As for RIPPLES, we should probably add SURFACE TENSION as yet another restoring force besides gravity that might be relevant. For waves with larger wave-lengths, we may ignore the surface tension, but ripples have fairly short wave lengths.
You can also think of the peridicity as a resultant of the medium that is being disturbed wishing to return back to it's undisturbed state. When you throw a stone into the water, the water is disturbed by the addition of energy. That energuy goes into making a wave. The water has resisitive forces which try to balance the added energy.
Actually the surface waves on water are kind of different from surface waves on land aren't they? On water they are evenly spaced because the surface is bobbing up and down periodically as a result of the initial disturbance which spreads out carrying information/energy in a big circle. I'd imagine that the surface tension is very important here.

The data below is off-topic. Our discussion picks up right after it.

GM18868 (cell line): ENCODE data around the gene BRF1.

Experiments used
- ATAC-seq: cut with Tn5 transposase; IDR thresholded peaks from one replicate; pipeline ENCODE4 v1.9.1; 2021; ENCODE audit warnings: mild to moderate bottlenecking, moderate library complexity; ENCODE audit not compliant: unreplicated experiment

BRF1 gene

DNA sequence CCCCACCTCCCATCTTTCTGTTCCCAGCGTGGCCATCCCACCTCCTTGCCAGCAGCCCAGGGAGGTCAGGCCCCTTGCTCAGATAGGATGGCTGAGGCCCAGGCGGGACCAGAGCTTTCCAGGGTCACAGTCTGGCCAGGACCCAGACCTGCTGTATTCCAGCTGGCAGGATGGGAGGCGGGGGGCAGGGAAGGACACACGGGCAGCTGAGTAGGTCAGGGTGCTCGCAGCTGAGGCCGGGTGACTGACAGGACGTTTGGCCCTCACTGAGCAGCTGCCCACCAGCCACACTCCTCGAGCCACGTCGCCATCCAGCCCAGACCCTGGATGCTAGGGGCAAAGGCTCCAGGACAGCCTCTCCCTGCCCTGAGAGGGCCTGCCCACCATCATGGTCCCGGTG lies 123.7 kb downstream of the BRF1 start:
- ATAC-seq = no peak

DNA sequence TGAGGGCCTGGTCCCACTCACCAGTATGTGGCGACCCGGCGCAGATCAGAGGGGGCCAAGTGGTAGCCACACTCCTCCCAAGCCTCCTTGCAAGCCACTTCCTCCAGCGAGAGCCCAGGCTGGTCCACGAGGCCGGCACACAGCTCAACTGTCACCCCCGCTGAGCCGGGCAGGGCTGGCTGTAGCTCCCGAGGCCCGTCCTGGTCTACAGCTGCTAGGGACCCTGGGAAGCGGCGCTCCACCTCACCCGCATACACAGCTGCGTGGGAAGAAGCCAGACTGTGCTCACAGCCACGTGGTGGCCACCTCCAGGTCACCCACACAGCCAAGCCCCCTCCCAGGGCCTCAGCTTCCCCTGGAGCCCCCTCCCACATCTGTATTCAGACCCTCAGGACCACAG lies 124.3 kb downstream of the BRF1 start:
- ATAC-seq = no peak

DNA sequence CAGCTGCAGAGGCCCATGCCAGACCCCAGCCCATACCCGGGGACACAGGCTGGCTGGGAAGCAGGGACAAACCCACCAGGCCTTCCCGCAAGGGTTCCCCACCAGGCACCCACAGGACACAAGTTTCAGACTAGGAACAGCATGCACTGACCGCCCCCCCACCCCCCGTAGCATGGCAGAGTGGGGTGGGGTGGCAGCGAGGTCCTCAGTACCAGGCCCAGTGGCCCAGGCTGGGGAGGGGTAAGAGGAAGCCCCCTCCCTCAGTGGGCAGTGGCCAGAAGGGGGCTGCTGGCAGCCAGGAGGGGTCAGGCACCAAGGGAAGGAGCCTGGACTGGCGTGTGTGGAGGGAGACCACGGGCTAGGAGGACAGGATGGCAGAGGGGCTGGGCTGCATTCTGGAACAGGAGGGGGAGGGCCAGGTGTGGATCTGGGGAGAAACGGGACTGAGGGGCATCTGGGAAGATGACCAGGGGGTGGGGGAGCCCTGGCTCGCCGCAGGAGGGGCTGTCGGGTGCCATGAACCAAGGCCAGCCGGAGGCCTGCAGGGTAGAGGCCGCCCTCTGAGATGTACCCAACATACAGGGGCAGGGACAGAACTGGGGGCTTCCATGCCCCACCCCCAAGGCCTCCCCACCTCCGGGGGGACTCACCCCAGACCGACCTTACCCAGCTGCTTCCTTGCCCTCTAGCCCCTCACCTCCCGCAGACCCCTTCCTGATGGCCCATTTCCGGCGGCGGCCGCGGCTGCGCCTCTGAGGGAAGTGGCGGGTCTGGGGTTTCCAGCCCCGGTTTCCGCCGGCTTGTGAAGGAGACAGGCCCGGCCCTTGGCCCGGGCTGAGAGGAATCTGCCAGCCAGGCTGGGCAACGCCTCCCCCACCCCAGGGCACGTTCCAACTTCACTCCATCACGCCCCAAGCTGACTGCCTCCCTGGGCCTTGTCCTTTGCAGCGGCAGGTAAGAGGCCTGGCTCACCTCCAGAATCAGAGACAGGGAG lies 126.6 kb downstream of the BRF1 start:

On land the surface waves are caused by supercritical incoming seismic waves which combine and move along at a group velocity. I was thinking they were probably the same as ripples in some way, but of course s-waves can't travel in a fluid and ripples as far as I am aware are not associated with any strain, just particle displacement.
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